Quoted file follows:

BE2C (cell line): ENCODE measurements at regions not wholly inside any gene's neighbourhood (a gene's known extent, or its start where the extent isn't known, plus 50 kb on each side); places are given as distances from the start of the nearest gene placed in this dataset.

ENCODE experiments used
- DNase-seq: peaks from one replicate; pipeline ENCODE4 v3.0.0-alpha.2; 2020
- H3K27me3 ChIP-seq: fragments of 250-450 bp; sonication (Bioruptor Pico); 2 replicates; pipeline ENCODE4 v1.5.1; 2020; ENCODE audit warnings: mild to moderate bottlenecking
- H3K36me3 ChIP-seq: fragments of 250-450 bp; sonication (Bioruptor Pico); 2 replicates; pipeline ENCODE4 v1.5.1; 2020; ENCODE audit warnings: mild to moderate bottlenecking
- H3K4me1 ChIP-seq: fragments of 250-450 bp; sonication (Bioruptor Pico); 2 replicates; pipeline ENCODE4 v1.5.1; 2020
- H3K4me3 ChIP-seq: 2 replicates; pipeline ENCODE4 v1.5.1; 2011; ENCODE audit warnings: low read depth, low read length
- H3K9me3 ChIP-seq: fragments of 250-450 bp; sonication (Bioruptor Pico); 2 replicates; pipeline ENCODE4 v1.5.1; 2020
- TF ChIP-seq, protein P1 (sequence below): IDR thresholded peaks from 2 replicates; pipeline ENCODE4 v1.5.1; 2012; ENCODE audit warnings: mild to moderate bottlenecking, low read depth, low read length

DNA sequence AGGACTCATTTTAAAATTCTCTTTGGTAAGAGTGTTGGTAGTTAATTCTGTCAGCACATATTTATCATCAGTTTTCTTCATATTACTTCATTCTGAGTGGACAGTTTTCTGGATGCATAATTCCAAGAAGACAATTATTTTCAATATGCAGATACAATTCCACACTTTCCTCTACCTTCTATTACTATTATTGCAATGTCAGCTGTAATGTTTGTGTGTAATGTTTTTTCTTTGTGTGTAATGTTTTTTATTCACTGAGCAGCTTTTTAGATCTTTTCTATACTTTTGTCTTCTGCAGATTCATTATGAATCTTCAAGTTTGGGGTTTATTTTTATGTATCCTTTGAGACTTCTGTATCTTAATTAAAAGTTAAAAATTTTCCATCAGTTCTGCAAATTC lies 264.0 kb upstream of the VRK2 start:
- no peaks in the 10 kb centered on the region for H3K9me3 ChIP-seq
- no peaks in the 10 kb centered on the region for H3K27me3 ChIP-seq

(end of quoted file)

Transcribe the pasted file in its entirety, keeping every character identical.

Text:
BE2C (cell line): ENCODE measurements at regions not wholly inside any gene's neighbourhood (a gene's known extent, or its start where the extent isn't known, plus 50 kb on each side); places are given as distances from the start of the nearest gene placed in this dataset.

ENCODE experiments used
- DNase-seq: peaks from one replicate; pipeline ENCODE4 v3.0.0-alpha.2; 2020
- H3K27me3 ChIP-seq: fragments of 250-450 bp; sonication (Bioruptor Pico); 2 replicates; pipeline ENCODE4 v1.5.1; 2020; ENCODE audit warnings: mild to moderate bottlenecking
- H3K36me3 ChIP-seq: fragments of 250-450 bp; sonication (Bioruptor Pico); 2 replicates; pipeline ENCODE4 v1.5.1; 2020; ENCODE audit warnings: mild to moderate bottlenecking
- H3K4me1 ChIP-seq: fragments of 250-450 bp; sonication (Bioruptor Pico); 2 replicates; pipeline ENCODE4 v1.5.1; 2020
- H3K4me3 ChIP-seq: 2 replicates; pipeline ENCODE4 v1.5.1; 2011; ENCODE audit warnings: low read depth, low read length
- H3K9me3 ChIP-seq: fragments of 250-450 bp; sonication (Bioruptor Pico); 2 replicates; pipeline ENCODE4 v1.5.1; 2020
- TF ChIP-seq, protein P1 (sequence below): IDR thresholded peaks from 2 replicates; pipeline ENCODE4 v1.5.1; 2012; ENCODE audit warnings: mild to moderate bottlenecking, low read depth, low read length

DNA sequence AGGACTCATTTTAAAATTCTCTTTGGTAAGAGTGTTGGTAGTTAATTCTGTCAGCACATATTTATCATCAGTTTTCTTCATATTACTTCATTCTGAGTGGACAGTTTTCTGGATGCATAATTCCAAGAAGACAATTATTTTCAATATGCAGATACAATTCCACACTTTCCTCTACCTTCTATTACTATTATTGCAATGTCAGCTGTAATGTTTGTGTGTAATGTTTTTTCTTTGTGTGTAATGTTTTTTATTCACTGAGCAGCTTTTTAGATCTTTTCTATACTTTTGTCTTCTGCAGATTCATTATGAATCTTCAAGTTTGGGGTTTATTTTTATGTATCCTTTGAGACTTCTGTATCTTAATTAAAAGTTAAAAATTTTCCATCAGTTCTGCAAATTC lies 264.0 kb upstream of the VRK2 start:
- no peaks in the 10 kb centered on the region for H3K9me3 ChIP-seq
- no peaks in the 10 kb centered on the region for H3K27me3 ChIP-seq